In the Studio: Irv Tepper



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Object Factory
Irv Tepper is part of the exhibition Object Factory: The Art of Industrial Ceramics. In this exhibition, he joins 50 other artists and designers, all working in ceramics to create pieces of art and functional objects.

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the collection
Irv Tepper is an obsessive collector of coffee cups, with a heavy emphasis on prosaic, greasy spoon kind of mugs and cups and saucers. You can see a small portion of the collection behind him.

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the original cup
It's the small cup on the back left, and it's pictured along with different generations of cup creations. The two large pieces are the pieces that are featured in Object Factory

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extreme closeup
You can use the zoomify app in our collections database to get a really close view of one of Irv's cups. Not surprisingly, the surface is amazingly complex and layered.

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Irving Tepper's sculptural work is a funny combination of whimsical and practical. His series of restaurant cups began more than 30 years ago, and it is all inspired by a single cup 'liberated' from the college dining hall. Since then, Tepper has continued to create work in sculpture and on paper inspired by that singular example as he has collected coffee cups that expand on the basic design vocabulary of the restaurant cup.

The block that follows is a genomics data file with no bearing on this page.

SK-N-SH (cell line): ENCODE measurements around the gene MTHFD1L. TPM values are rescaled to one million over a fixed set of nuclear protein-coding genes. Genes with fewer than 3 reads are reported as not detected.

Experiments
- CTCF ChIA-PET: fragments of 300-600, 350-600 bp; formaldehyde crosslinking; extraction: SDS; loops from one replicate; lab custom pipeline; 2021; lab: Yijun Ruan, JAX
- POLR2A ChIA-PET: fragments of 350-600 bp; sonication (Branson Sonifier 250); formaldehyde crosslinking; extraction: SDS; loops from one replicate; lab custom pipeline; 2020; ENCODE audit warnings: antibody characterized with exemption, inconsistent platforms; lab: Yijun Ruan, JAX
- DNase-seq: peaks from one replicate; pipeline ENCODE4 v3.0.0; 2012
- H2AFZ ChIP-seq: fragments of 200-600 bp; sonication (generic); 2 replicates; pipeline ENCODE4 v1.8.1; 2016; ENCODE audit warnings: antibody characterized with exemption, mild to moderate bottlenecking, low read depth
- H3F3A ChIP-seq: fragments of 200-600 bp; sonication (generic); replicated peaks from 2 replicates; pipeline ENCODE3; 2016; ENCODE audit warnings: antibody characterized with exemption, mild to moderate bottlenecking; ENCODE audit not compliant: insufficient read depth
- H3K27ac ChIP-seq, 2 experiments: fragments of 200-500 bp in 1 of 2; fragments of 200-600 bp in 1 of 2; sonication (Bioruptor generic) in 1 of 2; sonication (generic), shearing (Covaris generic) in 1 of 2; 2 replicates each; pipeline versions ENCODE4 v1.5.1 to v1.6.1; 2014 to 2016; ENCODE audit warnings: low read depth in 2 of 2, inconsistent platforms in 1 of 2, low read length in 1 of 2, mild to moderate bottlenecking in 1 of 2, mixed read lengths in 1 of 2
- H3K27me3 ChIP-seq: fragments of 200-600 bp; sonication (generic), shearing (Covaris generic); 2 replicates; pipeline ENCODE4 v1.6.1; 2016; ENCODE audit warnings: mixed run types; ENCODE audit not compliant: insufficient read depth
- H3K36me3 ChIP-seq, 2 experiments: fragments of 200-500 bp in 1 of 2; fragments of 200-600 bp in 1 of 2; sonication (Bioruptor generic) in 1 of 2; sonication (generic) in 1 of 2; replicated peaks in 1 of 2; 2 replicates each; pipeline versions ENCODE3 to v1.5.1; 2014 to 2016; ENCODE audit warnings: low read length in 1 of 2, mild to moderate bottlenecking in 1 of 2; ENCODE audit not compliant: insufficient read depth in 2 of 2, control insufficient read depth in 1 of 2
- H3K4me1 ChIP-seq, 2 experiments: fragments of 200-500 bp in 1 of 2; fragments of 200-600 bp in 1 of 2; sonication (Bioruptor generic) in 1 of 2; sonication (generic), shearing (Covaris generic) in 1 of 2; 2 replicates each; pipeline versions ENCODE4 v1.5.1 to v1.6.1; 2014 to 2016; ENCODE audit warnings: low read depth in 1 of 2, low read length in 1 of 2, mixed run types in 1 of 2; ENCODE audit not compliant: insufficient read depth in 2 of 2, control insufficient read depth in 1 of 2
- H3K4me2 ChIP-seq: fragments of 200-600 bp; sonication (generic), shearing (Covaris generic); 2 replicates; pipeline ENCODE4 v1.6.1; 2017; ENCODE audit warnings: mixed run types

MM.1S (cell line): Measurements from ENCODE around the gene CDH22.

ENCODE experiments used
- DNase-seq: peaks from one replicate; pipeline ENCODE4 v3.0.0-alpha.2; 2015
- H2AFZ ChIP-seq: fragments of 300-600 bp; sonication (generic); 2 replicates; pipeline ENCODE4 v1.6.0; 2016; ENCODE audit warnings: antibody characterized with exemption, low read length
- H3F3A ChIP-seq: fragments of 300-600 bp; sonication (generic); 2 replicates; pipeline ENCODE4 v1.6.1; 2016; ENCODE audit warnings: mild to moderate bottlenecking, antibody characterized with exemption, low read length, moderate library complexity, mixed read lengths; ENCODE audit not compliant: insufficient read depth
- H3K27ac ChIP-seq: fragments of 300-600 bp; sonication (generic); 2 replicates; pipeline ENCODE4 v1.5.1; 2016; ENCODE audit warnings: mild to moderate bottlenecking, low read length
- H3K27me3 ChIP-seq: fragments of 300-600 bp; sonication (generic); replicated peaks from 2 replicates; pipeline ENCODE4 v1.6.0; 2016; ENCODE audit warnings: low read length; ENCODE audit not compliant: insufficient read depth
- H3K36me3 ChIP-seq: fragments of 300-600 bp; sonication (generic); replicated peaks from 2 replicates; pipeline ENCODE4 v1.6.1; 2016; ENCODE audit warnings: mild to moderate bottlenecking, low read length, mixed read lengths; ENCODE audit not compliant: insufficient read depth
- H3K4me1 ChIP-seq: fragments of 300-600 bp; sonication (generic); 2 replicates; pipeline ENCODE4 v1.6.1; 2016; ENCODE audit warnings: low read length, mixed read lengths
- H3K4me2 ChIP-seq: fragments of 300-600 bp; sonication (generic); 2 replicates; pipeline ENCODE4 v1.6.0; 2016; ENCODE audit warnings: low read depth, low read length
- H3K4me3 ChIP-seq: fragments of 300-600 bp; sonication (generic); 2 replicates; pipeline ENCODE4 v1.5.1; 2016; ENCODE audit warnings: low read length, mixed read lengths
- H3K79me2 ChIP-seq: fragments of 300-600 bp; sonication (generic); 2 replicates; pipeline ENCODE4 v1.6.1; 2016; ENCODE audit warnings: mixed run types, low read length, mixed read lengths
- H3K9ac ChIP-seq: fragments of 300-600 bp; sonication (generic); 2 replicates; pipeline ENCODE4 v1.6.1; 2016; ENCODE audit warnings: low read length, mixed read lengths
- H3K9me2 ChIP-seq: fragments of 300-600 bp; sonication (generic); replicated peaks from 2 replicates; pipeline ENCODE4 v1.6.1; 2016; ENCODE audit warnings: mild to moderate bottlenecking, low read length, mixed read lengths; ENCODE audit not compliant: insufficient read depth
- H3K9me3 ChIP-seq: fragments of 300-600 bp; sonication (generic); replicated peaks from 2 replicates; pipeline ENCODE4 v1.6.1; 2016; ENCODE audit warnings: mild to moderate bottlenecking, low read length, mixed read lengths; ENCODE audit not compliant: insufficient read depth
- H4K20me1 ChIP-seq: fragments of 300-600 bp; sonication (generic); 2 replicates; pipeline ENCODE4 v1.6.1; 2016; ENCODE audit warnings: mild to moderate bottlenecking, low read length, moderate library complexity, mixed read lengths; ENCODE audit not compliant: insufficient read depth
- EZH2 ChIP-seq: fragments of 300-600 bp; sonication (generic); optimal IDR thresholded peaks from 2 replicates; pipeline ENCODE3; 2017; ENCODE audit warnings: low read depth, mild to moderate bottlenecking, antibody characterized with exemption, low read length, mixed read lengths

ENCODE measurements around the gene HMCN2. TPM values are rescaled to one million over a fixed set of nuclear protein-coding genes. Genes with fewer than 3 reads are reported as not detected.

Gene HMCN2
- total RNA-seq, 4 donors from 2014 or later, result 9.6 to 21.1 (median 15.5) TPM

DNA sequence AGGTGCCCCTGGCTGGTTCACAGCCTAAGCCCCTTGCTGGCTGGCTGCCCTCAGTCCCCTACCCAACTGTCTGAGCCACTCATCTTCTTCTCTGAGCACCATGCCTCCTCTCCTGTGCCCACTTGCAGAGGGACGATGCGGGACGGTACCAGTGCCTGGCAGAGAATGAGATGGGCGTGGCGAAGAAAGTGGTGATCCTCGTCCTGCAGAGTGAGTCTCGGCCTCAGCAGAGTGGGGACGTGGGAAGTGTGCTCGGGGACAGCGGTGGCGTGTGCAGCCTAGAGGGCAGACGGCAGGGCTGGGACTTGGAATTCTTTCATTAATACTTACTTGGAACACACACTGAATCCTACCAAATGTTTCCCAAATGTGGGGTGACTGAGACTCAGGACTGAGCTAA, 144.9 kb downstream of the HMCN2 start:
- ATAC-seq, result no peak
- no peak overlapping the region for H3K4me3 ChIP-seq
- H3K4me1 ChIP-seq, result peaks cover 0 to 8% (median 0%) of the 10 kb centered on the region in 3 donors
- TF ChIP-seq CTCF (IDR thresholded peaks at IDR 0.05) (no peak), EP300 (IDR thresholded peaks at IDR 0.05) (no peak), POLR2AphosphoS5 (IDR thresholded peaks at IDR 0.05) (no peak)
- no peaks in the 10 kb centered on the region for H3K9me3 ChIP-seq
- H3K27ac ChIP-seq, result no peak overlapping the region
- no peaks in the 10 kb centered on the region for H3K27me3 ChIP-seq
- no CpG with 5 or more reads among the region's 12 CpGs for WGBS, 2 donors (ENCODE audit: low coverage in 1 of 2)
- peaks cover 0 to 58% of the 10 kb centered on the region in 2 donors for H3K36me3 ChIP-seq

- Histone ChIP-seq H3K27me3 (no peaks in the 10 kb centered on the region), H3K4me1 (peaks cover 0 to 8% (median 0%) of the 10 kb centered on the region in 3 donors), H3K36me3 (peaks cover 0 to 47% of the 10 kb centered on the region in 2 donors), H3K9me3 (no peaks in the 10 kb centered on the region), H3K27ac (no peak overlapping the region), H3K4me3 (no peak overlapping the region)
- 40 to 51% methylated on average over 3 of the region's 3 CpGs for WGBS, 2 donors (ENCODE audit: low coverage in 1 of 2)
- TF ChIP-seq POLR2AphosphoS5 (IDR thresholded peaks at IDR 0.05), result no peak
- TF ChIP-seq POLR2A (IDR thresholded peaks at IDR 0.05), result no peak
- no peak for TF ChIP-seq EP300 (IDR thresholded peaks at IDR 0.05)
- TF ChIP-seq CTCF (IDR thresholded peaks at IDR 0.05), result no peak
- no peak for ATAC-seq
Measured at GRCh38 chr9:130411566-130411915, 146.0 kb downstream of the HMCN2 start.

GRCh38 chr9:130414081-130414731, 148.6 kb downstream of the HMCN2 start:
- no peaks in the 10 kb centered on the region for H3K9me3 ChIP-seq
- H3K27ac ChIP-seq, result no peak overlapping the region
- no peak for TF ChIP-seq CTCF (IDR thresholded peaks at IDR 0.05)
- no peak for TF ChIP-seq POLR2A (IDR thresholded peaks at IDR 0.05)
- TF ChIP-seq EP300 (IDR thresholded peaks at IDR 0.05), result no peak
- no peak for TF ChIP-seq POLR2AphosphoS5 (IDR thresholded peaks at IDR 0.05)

Today, his cups are less cups than sculptures inspired by cups, and MAD's exhibition Object Factory: The Art of Industrial Ceramics has two great examples. Tepper's work fits perfectly into this exhibition, whose central theme is the contemporary use of a very old material.

Object Factory: The Art of Industrial Ceramics is devoted to creative collaborations between contemporary designers and some of the world's oldest porcelain manfucturers. The exhibition is an international survey of how more than 50 artists and industrial designers are reviving an interest in and re-imagining the possibilities of this ancient medium in the 21st century. Unique collaborations between artists and long-established manufacturers are explored, like the pairing of Ted Muehling with Nymphemburg Porcelain and Patricia Urquiloa with Rosenthal AG. Both and functional and conceptual works are highlighted, along with important technological advances in ceramic material that allow for its use in electronic appliances, cutting implements, and other surprising products.

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